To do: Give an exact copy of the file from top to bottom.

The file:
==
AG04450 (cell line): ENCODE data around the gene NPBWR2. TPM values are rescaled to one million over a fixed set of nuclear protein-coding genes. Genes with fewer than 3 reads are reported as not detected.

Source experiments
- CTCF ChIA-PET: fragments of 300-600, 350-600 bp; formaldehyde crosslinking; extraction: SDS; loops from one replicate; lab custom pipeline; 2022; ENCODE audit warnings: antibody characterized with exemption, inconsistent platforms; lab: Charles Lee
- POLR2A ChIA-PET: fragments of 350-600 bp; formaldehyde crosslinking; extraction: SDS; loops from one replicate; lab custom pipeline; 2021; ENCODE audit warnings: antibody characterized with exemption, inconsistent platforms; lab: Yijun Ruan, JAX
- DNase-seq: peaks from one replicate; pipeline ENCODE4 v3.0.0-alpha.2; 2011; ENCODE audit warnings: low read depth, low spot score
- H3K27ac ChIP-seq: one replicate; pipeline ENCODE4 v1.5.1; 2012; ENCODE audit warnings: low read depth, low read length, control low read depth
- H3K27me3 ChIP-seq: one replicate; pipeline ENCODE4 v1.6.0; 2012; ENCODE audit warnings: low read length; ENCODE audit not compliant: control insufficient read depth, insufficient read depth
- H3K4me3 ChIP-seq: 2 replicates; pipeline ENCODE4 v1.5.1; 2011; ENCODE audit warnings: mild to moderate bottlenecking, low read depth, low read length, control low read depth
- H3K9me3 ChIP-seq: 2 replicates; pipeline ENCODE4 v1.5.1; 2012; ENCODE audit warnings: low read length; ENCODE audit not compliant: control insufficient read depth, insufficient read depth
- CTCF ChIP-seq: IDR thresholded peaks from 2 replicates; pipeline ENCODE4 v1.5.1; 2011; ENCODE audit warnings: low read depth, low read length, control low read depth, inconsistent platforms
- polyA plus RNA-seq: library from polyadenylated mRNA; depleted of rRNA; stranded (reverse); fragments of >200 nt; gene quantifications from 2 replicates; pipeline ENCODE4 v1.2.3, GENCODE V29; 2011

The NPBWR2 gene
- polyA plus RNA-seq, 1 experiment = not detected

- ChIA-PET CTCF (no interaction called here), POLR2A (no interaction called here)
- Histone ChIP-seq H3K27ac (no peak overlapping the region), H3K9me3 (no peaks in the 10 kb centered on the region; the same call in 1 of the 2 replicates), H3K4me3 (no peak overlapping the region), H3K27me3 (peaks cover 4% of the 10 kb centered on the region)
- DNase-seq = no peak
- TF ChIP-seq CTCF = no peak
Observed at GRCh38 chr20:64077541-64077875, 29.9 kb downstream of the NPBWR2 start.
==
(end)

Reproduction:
AG04450 (cell line): ENCODE data around the gene NPBWR2. TPM values are rescaled to one million over a fixed set of nuclear protein-coding genes. Genes with fewer than 3 reads are reported as not detected.

Source experiments
- CTCF ChIA-PET: fragments of 300-600, 350-600 bp; formaldehyde crosslinking; extraction: SDS; loops from one replicate; lab custom pipeline; 2022; ENCODE audit warnings: antibody characterized with exemption, inconsistent platforms; lab: Charles Lee
- POLR2A ChIA-PET: fragments of 350-600 bp; formaldehyde crosslinking; extraction: SDS; loops from one replicate; lab custom pipeline; 2021; ENCODE audit warnings: antibody characterized with exemption, inconsistent platforms; lab: Yijun Ruan, JAX
- DNase-seq: peaks from one replicate; pipeline ENCODE4 v3.0.0-alpha.2; 2011; ENCODE audit warnings: low read depth, low spot score
- H3K27ac ChIP-seq: one replicate; pipeline ENCODE4 v1.5.1; 2012; ENCODE audit warnings: low read depth, low read length, control low read depth
- H3K27me3 ChIP-seq: one replicate; pipeline ENCODE4 v1.6.0; 2012; ENCODE audit warnings: low read length; ENCODE audit not compliant: control insufficient read depth, insufficient read depth
- H3K4me3 ChIP-seq: 2 replicates; pipeline ENCODE4 v1.5.1; 2011; ENCODE audit warnings: mild to moderate bottlenecking, low read depth, low read length, control low read depth
- H3K9me3 ChIP-seq: 2 replicates; pipeline ENCODE4 v1.5.1; 2012; ENCODE audit warnings: low read length; ENCODE audit not compliant: control insufficient read depth, insufficient read depth
- CTCF ChIP-seq: IDR thresholded peaks from 2 replicates; pipeline ENCODE4 v1.5.1; 2011; ENCODE audit warnings: low read depth, low read length, control low read depth, inconsistent platforms
- polyA plus RNA-seq: library from polyadenylated mRNA; depleted of rRNA; stranded (reverse); fragments of >200 nt; gene quantifications from 2 replicates; pipeline ENCODE4 v1.2.3, GENCODE V29; 2011

The NPBWR2 gene
- polyA plus RNA-seq, 1 experiment = not detected

- ChIA-PET CTCF (no interaction called here), POLR2A (no interaction called here)
- Histone ChIP-seq H3K27ac (no peak overlapping the region), H3K9me3 (no peaks in the 10 kb centered on the region; the same call in 1 of the 2 replicates), H3K4me3 (no peak overlapping the region), H3K27me3 (peaks cover 4% of the 10 kb centered on the region)
- DNase-seq = no peak
- TF ChIP-seq CTCF = no peak
Observed at GRCh38 chr20:64077541-64077875, 29.9 kb downstream of the NPBWR2 start.